Lactating women need to be aware of the connection between their emotional state and failure to let down. To smooth the path to successful lactation, it helps if new mothers are in a comfortable, relaxed environment when they breastfeed their babies. When lactation and breastfeeding are well established, the let-down response often occurs without the need for suckling. For example, the mother’s let-down reflex may be triggered just by thinking about nursing her infant or hearing it cry.When a new mother breastfeeds her newborn immediately after delivery, oxytocin signals her uterus to contract, reducing the risk of excessive uterine bleeding.
Breastfeeding is a skill, and like other skills, it takes some practice to fully master. Thus, it may take a few weeks for the new mother to feel comfortable with the process. By persevering, she and her baby are likely to become a successful breastfeeding team.
Typically, a lactating woman produces over 3 cups of milk per day.9 It is important to recognize that milk production relies on “supply and demand.” The more the infant suckles (demand), the more milk its mother’s breasts produce (supply). However, if milk is not fully removed from the breasts, milk production soon ceases. This is likely to occur when infants are not hungry because they have been given baby food and formula to supplement breast milk feedings.
The size of a woman’s breasts does not influence her ability to breastfeed her infant. However, certain surgical procedures used to enlarge or decrease breast size can disrupt the nerves and milk-producing tissue in the breasts.
Women who had surgery to alter their breasts may be able to produce milk after giving birth, but their infants’ growth rates should be monitored to make sure the babies are obtaining enough milk.
Milk production requires approximately 800 kcal every day. However, the lactating woman’s daily energy needs can be met by adding only about 300 to 400 kcal to her prepregnancy EER.
The difference between the energy needed for milk production and the recommended energy intake can enable the new mother to lose the extra body fat she accumulated during pregnancy. This loss is more likely to occur if she continues breastfeeding her baby for 6 months or more and increases her physical activity level. A woman, for example, who needed 2000 kcal before becoming pregnant would require about 2400 to 2600 kcal daily during lactation.
No special foods are necessary to sustain milk production. However, a lactating woman should drink fluids every time her infant suckles to help her maintain adequate milk volume and keep her body properly hydrated. For as long as she breastfeeds her baby, the lactating mother should limit her intake of alcohol- and caffeine-containing beverages because her body secretes these drugs into her milk.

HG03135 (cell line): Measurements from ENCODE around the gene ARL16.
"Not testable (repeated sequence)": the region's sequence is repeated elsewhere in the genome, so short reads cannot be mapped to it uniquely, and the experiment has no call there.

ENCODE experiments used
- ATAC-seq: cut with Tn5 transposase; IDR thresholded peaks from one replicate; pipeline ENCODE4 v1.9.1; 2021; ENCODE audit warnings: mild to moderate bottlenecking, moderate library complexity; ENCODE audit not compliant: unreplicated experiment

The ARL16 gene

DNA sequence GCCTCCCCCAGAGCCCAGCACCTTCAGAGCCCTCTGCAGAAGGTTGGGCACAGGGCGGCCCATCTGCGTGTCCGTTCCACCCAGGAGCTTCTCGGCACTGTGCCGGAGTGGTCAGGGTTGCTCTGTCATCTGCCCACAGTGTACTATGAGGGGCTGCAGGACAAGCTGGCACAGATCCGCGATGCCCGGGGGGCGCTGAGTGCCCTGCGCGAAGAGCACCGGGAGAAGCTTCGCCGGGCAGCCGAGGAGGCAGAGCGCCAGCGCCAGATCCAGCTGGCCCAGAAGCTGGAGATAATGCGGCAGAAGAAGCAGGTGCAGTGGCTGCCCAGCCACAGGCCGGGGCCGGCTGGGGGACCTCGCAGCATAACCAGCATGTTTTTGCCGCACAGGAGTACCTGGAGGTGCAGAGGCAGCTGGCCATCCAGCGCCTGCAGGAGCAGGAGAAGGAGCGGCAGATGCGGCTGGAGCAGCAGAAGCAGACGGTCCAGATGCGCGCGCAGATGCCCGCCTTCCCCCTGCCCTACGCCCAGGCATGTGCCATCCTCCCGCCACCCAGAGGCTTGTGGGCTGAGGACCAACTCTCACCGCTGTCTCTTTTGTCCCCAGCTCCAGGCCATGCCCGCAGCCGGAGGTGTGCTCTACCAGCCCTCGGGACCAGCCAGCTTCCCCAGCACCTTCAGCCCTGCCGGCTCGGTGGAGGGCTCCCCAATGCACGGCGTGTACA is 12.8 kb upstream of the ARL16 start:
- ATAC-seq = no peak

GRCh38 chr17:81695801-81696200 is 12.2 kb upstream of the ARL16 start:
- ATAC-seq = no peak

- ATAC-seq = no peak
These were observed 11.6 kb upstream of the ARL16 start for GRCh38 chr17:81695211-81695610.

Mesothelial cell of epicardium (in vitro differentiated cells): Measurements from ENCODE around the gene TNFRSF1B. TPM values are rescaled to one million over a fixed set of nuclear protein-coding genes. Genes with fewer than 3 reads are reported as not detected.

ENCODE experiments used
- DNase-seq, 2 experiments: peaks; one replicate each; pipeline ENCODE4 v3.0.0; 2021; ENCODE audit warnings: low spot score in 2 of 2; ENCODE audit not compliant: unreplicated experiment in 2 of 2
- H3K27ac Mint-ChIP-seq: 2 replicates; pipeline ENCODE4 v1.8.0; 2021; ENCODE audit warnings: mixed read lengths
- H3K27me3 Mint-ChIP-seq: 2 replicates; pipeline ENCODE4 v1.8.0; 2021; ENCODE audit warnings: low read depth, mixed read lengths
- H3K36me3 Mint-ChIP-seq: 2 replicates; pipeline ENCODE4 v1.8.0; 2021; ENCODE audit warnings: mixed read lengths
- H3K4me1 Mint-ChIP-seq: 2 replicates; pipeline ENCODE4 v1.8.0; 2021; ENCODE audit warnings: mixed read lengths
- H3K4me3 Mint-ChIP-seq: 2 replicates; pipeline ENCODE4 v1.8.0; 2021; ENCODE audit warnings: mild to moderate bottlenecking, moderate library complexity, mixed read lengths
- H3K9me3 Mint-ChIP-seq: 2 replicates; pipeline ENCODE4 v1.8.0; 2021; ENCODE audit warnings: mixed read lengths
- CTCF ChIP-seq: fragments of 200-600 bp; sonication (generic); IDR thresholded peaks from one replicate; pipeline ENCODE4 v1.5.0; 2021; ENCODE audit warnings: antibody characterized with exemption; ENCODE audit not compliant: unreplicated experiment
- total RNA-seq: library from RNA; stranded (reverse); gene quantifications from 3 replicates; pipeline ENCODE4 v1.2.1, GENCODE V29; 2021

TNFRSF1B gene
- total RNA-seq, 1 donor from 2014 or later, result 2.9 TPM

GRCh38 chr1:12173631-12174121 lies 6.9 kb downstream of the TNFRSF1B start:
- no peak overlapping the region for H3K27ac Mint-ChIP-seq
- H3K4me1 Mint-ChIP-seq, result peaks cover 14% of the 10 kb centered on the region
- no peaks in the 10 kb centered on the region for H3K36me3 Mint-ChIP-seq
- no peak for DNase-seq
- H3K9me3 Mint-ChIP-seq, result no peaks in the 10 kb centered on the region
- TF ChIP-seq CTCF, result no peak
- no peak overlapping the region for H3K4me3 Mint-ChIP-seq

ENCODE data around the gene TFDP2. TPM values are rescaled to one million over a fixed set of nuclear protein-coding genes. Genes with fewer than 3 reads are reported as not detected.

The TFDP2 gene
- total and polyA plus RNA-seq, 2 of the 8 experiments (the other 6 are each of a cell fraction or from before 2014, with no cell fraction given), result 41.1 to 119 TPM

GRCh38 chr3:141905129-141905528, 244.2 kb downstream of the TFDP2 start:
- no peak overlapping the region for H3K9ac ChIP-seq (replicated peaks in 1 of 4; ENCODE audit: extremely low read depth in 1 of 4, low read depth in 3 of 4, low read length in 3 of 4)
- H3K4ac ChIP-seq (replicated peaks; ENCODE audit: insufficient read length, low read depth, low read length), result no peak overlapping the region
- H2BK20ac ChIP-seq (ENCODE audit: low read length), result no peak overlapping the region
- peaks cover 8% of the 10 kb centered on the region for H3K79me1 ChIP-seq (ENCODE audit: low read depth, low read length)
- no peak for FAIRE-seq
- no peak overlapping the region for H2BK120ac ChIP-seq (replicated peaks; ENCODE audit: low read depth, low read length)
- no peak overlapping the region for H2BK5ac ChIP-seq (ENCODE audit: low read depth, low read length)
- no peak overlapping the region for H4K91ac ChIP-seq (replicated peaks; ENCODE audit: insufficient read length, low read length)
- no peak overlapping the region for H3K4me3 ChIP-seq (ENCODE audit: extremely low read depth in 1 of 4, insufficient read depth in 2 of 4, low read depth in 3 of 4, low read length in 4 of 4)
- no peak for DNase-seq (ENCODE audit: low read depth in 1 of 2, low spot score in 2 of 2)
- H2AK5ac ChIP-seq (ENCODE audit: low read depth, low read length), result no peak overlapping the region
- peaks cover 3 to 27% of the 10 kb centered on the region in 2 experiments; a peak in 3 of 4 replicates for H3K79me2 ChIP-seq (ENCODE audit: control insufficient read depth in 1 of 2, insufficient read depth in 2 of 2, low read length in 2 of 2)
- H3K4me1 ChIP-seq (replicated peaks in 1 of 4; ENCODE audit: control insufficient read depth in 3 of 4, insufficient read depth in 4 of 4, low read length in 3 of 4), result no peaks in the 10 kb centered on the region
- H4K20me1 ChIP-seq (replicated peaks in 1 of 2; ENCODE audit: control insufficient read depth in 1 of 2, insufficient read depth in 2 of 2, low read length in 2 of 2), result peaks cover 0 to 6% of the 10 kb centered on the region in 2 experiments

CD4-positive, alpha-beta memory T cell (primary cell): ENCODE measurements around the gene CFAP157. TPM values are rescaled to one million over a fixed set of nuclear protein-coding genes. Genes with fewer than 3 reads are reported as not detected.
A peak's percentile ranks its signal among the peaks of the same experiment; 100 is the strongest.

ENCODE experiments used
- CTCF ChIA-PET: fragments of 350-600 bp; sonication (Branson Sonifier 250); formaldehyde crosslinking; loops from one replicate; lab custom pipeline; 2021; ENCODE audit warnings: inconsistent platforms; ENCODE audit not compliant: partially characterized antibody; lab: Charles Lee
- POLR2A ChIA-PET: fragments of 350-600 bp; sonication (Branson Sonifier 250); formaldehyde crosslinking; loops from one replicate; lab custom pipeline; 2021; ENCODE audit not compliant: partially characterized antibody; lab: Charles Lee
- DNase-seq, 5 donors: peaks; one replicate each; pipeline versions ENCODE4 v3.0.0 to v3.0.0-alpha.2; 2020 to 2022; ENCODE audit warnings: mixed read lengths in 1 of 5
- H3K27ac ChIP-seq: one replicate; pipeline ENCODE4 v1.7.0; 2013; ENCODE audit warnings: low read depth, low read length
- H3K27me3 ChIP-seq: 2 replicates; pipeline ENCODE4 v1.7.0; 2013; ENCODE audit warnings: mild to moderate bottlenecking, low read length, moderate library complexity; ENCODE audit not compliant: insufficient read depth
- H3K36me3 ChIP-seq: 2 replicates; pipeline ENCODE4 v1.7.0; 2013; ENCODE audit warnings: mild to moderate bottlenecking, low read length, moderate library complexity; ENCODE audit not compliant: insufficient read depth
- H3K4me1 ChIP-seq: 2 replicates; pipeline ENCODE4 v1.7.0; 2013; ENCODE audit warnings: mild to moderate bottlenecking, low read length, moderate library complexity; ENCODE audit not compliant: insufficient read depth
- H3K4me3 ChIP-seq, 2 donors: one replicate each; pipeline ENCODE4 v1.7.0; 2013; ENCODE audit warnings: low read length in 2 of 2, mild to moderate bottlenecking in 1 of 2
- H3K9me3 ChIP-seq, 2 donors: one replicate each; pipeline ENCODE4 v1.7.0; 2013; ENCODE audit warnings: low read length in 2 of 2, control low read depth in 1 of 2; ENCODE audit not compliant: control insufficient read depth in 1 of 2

A woman who breastfeeds her baby should also check with her physician before using any medications, even over-the-counter and herbal products, because such substances may also end up in her breast milk.
Dietitians and pediatricians generally recommend that new mothers breastfeed their infants exclusively during their babies’ first 6 months of life.23, 25 It is not necessary to supplement young infants’ diets with other fluids, such as water, infant formula, and juices, or with solid foods, such as baby food
After an infant reaches 6 months of age, breastfeeding should continue, but the infant can also be offered some appropriate solid foods. Breastfeeding may be combined with infant foods until the child’s first birthday. However, there is no reason why children cannot be breastfed for longer periods. Throughout the world, many mothers continue to nurse their babies well past the babies’ first birthdays, but in the United States, this practice is uncommon.
Although breast milk is highly nutritious, it is not a complete food for all infants. Human milk may contain inadequate amounts of vitamins D and B-12, and the minerals iron and fluoride. The American Academy of Pediatrics (AAP) recommends all breastfed infants be given a supplement that supplies 400 IU of vitamin D per day until they are consuming that amount of the vitamin from food or infant formula.
Exposing the infant to some sun can also help meet part of the child’s vitamin D needs (Fig. 13.7). If a lactating woman is a total vegetarian and she does not consume a source of vitamin B-12, she should consult her physician concerning the need for vitamin B-12 supplementation. When breastfed infants are about 6 months old, they should also be consuming some iron-containing solid foods, because the amount of iron in their mother’s milk may no longer meet their needs. Furthermore, a fluoride supplement may be necessary for breastfed babies. Before giving any dietary supplements to their baby, parents or caregivers should discuss their infant’s nutritional needs with the child’s physician. in the United States, newborns are given an injection of vitamin K to protect them against excessive bleeding.
A question commonly asked is whether the breastfed infant needs additional water, especially in hot weather. Human milk provides adequate water intake for healthy infants who are exclusively breastfed
However, it is important to obtain prompt professional medical care to prevent a baby from becoming dehydrated, particularly if the infant is suffering from diarrhea, vomiting, or fever.
Nearly all healthy women are physically capable of breastfeeding their infants. In 2008, about 75% of American women started breastfeeding their babies soon after birth.26 Within 2 days of birth, almost 25% of the breastfed babies were also consuming formula. By the time the infants were 6 months old, 43% continued to be breastfed. By their first birthday, only about 24% of the babies were still being nourished with their mother’s milk.